Lighting conformity: All emergency luminaires must be engineered to the correct standard, so lighting manufacturers must comply with the relevant European Union directives, including the Low Voltage Directive and the EMC Directive. Look for lighting products that carry the CE Mark.

Failure to comply with the laws around emergency lighting can have serious consequences, including fines of hundreds of thousands of pounds, your business being forcibly closed, and in some cases, prison sentences.

Emergency Lighting Sign

Ensuring your emergency lighting is compliant

When installing emergency lighting, you should work with an electrical contractor, such as AES, that understands the regulations and can ensure complete compliance. As a guideline, here are some of the key things that must be considered:

Location: The purpose of emergency lighting is to guide people to safety should normal lighting fail. All exits and fire exit signs must be illuminated and exit routes clearly lit. Particular attention should be paid to stairways, obstructions and changes in direction. If any exit points lead to external areas (such as a car park), these must also be adequately lit to enable people to safely move away from the building.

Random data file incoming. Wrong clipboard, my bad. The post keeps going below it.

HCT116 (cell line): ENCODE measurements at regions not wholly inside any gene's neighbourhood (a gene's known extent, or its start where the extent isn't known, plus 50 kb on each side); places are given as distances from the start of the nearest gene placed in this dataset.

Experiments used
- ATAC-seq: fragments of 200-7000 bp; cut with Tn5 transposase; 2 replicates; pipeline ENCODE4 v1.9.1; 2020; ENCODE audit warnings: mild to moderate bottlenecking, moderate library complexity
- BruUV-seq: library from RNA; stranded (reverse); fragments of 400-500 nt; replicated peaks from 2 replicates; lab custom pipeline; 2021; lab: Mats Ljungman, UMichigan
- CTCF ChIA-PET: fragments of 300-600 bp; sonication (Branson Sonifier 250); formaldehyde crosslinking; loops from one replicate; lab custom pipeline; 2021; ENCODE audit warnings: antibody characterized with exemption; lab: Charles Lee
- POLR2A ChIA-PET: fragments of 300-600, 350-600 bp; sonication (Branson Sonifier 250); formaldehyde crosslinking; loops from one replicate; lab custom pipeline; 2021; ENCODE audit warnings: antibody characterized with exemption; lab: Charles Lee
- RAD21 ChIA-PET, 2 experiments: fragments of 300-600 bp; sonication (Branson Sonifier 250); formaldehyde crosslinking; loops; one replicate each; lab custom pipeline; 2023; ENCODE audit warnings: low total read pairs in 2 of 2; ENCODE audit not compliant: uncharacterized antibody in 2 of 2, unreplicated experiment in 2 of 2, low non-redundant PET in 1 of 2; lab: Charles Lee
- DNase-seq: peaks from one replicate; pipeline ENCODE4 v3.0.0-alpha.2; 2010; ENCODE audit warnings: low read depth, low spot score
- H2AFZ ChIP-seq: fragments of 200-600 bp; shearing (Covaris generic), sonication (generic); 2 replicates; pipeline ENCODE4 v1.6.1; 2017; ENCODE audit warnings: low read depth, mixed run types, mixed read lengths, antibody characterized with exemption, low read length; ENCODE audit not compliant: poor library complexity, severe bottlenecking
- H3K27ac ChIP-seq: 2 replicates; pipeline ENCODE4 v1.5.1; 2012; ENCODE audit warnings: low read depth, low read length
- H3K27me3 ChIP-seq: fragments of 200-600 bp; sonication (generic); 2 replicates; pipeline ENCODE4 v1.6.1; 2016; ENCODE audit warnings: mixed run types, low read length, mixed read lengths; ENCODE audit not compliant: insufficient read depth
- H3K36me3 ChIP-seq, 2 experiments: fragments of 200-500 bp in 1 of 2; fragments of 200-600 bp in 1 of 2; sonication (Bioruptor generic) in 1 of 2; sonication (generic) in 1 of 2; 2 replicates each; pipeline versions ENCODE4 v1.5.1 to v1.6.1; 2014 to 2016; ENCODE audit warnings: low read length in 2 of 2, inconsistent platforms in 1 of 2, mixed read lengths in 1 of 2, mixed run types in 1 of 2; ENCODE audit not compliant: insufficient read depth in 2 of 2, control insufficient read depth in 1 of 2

Visibility: In the event of a fire, there is a risk of smoke reducing the light levels. To combat this problem and prevent glare, emergency lighting should be mounted at a reasonable height and be of adequate brightness.

Power source: Emergency lighting should have an alternative power source in case your main power supply fails. Some emergency lighting is connected to a battery source, and other emergency lighting systems have an emergency generator or UPS. The right solution for you will depend on a number of factors.

Timing: Emergency lighting must reach adequate brightness within five seconds of the failure of the main lighting system. Your battery or generator should be able to run your emergency lighting for a minimum of three hours to ensure it will remain active for as long as the danger exists or until normal lighting resumes.